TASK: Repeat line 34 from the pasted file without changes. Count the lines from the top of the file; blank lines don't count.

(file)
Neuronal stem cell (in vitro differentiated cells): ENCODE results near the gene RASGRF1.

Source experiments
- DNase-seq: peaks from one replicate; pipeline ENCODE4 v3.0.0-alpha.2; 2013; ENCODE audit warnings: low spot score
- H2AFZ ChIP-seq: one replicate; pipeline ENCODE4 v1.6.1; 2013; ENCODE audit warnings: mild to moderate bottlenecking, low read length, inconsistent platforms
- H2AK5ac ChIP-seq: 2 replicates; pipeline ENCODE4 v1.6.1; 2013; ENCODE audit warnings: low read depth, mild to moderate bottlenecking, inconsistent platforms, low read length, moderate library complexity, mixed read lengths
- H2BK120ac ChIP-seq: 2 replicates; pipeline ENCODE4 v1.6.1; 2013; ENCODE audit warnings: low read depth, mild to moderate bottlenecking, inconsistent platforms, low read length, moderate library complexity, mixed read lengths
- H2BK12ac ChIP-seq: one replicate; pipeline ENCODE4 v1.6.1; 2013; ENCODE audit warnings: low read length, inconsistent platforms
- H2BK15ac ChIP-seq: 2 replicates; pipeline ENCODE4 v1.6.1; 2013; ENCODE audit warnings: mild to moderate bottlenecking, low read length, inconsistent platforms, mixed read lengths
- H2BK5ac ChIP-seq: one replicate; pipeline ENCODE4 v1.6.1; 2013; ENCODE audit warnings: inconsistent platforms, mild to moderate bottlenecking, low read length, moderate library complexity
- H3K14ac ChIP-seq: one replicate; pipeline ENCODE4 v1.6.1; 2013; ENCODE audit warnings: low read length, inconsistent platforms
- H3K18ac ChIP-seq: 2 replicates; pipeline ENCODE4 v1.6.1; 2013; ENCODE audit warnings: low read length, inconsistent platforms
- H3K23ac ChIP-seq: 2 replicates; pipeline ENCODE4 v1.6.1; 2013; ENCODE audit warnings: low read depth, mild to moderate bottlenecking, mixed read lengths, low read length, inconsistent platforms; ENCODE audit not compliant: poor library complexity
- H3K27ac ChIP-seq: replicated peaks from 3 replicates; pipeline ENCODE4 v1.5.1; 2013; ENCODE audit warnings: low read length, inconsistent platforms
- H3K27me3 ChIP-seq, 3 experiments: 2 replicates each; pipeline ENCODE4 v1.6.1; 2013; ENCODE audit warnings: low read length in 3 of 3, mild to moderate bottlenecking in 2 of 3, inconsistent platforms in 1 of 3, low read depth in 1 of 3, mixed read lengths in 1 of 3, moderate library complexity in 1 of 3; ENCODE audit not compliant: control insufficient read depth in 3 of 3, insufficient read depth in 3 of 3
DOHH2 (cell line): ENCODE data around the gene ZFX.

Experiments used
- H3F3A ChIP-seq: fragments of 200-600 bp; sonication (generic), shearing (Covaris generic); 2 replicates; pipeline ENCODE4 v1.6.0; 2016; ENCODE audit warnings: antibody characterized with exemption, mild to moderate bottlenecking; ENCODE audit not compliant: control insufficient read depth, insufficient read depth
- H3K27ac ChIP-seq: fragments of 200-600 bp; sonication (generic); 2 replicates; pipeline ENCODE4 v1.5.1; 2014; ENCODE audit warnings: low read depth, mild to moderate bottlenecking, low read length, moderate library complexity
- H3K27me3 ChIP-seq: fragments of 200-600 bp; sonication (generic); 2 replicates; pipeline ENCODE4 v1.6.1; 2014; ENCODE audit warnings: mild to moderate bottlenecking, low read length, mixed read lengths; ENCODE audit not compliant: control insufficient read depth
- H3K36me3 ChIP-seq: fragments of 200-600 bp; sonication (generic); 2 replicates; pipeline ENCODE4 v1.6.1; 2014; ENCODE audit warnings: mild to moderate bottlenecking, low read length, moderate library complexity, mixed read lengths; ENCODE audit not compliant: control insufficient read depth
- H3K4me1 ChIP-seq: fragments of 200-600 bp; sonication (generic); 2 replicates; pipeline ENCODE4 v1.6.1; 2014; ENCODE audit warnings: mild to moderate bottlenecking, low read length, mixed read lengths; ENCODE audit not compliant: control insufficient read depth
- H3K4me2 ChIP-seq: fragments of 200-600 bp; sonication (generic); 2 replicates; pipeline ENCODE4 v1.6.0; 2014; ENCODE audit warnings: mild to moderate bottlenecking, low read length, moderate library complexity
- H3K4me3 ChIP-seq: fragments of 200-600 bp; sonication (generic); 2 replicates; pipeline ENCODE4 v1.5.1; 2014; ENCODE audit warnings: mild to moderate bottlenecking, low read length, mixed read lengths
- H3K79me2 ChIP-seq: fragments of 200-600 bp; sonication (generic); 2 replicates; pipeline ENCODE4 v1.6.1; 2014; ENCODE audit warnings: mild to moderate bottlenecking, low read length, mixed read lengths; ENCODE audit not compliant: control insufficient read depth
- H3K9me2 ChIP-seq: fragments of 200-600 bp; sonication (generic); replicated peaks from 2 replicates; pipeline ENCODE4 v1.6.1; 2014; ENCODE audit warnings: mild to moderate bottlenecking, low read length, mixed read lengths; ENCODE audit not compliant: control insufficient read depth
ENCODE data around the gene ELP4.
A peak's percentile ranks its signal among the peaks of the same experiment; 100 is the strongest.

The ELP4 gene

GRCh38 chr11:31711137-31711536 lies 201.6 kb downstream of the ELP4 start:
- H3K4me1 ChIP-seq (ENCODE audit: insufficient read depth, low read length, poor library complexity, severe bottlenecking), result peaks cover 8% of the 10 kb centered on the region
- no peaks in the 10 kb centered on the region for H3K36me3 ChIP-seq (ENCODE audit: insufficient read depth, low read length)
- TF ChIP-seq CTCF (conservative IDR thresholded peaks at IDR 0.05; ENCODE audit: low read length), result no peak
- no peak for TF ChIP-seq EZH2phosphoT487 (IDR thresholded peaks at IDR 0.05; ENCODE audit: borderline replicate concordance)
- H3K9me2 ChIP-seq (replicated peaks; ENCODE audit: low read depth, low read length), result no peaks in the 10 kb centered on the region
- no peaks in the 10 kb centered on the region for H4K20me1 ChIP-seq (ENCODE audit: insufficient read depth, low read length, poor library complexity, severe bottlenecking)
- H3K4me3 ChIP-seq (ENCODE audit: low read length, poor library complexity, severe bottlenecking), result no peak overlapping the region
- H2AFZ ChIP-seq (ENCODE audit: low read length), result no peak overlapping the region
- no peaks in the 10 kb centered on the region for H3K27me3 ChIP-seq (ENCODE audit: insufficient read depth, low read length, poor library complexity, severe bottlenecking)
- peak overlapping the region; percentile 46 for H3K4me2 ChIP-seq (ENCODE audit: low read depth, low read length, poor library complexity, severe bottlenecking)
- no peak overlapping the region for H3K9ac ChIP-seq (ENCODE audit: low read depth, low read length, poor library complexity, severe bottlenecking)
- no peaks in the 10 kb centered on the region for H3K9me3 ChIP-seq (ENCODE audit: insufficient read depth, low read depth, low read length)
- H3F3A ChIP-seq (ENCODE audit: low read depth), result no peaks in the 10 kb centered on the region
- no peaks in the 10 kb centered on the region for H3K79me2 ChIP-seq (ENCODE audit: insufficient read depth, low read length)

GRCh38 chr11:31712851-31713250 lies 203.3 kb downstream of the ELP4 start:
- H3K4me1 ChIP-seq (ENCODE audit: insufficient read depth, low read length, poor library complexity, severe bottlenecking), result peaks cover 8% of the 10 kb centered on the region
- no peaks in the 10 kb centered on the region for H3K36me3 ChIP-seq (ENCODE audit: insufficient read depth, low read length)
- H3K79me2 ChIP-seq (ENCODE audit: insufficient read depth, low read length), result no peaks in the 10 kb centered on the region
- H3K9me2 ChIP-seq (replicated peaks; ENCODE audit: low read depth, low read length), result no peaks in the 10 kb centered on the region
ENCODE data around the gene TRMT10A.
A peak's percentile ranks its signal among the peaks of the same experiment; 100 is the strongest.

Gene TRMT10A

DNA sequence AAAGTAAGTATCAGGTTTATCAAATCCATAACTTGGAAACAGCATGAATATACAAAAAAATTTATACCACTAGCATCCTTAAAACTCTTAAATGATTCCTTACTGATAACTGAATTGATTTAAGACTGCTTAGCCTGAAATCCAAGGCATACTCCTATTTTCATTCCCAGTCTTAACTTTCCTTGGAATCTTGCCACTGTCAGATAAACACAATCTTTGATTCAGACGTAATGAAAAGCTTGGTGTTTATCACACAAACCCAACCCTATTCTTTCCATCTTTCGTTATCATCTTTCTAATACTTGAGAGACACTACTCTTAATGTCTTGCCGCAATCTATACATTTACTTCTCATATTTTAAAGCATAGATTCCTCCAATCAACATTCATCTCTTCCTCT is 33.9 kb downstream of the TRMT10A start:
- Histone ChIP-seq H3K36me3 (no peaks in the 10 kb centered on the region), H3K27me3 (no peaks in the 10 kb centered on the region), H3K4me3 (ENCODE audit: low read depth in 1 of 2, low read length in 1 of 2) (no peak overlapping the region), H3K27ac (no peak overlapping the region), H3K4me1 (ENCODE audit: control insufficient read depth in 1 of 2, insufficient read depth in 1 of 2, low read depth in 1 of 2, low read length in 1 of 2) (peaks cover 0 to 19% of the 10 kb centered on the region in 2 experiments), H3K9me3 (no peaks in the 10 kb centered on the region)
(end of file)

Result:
- H3K9me2 ChIP-seq (replicated peaks; ENCODE audit: low read depth, low read length), result no peaks in the 10 kb centered on the region